"...What’s more important than having food on your table?” - Carol Brailey

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THE HELPERS

FAITH RESTORATIONS FOOD PANTRY

“Tuesday night was just unbelievable. I mean, we ran out of food. We didn’t get to feed everybody,” Carol Brailey, co-founder of Faith Restorations food pantry says, worrying about the 5 or 6 cars at the end of the line that didn’t get anything. “Hopefully they’ll be in line this morning and be able to get something for their families.”  It’s the first time in the pantry’s four-year history that they’ve run out of food, a sign of hard times made exponentially harder by the COVID-19 pandemic and the strict physical distancing rules meant to slow the virus’ spread that have brought mass layoffs and economic desperation to many families who were already living paycheck-to-paycheck.

“It’s not always roses, sometimes it's dandelions, but you have to help each other. Be kind, be patient, be loyal, be servants.”

- Dave Brailey, Faith Restorations, Inc. co-founder

“We had cars yesterday (Thursday, April 9th) that ran from Monaca all the way up the hill to the Eat ‘N Park, blocking the whole road,” says John Leonard (left), a longtime volunteer at the pantry.

 

Before the pandemic, Faith Restorations was feeding 3,000 families a month, distributing roughly 100,000 pounds of food. Those numbers have doubled in recent weeks with families lining up hours early and volunteers stretched to the max.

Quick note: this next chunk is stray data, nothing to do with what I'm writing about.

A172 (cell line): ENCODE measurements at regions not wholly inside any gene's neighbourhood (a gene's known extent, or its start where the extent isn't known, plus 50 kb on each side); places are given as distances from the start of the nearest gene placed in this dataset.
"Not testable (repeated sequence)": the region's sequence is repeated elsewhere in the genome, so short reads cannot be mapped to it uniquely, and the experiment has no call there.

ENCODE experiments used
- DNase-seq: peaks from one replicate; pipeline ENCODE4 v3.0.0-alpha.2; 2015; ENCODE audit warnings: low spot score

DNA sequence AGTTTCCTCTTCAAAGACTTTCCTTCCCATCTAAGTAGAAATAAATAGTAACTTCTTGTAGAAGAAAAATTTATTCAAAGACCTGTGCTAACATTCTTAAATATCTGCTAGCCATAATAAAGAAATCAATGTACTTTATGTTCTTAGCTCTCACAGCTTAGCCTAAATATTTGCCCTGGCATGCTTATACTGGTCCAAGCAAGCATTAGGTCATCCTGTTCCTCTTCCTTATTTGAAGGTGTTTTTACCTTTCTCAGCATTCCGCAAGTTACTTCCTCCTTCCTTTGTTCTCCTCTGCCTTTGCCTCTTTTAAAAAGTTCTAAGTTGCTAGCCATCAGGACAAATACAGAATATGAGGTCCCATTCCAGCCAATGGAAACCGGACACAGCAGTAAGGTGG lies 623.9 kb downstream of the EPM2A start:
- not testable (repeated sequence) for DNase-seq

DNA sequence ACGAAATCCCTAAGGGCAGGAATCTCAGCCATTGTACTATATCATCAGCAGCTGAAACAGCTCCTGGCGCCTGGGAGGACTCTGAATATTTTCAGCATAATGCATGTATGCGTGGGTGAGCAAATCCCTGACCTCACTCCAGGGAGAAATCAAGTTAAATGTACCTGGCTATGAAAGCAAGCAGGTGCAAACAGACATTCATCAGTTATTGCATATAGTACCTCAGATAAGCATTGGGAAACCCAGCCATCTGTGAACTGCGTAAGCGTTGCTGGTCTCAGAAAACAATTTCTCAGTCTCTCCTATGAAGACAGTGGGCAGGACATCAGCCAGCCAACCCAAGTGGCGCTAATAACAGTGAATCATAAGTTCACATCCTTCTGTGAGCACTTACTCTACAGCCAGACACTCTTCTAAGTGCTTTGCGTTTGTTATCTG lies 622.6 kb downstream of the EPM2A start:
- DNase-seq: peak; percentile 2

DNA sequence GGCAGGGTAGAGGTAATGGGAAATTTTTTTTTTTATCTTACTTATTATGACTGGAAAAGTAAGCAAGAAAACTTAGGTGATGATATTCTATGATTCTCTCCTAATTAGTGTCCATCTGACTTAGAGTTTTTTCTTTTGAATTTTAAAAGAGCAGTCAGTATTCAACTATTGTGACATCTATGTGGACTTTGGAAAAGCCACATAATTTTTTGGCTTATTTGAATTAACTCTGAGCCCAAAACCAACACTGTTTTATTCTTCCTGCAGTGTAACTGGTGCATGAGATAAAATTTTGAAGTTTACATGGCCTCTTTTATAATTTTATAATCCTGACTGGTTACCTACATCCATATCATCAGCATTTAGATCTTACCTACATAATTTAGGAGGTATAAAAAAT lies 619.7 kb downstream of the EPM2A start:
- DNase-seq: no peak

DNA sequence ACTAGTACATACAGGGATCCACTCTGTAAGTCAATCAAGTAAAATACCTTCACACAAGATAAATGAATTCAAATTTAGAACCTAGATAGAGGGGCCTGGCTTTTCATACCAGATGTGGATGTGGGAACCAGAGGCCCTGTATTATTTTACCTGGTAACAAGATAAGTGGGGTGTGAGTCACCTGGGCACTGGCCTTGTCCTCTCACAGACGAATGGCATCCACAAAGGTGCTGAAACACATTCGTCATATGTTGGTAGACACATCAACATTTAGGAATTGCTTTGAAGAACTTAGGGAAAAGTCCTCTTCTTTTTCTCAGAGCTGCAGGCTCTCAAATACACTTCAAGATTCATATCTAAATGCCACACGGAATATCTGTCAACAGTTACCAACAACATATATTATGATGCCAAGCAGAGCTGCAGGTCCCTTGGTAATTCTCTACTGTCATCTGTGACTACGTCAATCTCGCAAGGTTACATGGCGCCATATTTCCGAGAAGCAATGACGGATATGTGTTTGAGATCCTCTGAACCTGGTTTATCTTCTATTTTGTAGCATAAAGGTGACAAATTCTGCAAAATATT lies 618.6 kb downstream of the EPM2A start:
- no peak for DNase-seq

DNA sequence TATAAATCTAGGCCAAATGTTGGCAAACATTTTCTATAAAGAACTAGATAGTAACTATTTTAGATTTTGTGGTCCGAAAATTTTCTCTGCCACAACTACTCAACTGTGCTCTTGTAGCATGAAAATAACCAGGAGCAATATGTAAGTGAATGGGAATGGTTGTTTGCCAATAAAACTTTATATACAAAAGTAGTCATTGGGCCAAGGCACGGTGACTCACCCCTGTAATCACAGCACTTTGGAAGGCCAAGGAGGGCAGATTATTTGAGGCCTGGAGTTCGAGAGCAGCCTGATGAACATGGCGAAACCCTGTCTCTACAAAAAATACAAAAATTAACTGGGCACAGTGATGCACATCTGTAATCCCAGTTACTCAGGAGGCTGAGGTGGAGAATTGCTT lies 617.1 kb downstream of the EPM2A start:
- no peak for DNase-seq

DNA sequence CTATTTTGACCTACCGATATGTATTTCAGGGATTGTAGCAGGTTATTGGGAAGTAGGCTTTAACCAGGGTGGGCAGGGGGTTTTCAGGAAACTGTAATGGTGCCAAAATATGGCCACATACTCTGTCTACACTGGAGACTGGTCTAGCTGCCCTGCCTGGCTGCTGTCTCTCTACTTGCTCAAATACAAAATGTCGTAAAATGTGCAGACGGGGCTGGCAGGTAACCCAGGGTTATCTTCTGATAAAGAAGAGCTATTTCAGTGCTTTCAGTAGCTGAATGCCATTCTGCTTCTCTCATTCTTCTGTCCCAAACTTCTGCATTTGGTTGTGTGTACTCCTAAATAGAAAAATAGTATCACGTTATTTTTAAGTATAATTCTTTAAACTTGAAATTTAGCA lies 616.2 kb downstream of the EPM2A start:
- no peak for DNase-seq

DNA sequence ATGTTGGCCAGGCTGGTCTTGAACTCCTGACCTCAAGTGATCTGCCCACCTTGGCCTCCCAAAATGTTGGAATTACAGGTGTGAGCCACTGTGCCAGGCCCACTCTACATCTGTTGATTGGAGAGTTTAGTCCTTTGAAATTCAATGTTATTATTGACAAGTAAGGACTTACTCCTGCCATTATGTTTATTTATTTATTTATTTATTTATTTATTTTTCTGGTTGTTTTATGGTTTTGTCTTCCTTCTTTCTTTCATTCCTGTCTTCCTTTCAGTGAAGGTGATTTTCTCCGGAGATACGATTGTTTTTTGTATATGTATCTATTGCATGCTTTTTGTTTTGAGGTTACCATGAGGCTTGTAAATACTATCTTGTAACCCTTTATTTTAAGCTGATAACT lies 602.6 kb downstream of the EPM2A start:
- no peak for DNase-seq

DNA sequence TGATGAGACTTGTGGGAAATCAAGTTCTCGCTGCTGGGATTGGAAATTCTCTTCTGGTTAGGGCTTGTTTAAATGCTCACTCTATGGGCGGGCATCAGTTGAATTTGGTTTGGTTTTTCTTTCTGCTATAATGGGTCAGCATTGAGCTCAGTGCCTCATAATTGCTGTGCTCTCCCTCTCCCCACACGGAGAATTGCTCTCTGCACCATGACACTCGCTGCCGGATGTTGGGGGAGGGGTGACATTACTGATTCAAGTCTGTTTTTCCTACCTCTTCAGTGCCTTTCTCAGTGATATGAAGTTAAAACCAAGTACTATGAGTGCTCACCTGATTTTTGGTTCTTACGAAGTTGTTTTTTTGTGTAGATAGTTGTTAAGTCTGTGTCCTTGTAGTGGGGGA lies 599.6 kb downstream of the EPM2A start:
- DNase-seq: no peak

A caregiver to his elderly wife, John continues to faithfully serve at the pantry, only now with the addition of a mask and gloves for extra protection.

 

“We always welcome people to come down and help down here,” he says, with an impenetrable cheerfulness, noting that for those who can’t physically volunteer, donations of canned goods, cereal, peanut butter, bread, diapers, pads, or financial support are just as important to keeping the operation running. 

Carol and her husband Dave, a veteran of the Vietnam War, founded Faith Restorations in 2003 to “help restore their faith in God and humanity” by building and repairing homes for local veterans. In 2016, they opened a food pantry from their Brighton Township home. As the need grew, so did their operation, which is now run out of a former union hall at 186 Wagner Road in Monaca. 200,000 pounds of food passed through the warehouse in the last month on its way to feed nearly 6,000 local families through direct distributions and to other local nonprofits, like TRAILS Ministry in Beaver Falls and Little Free Pantry, run by House of Prayer Lutheran Church in Aliquippa.

“It’s hitting everybody hard with not working, unemployment checks not coming in,” says Carol, “and what’s more important than having food on your table?”

If you, like us, are inspired to help these helpers, here’s what you can do:

 

  1. Show up! Volunteering is an important exception to the state’s stay-at-home order, and is encouraged when done safely. That means wearing a mask, gloves, and maintaining six feet of separation from others.
     

  2. Drop off donations. Call your neighbors or a local business and ask them if they can donate any food or hygiene items. If they can, have them leave the items outside on a porch (just like the postal carriers do every year for their food drive). Bring them to Faith Restorations anytime during the week (M-F).
     

  3. Give generously. While many of us have lost our incomes, some of us are able to work from home and aren’t suffering economically. If you’re in this category, please make a donation to support the vital work of Faith Restorations. 

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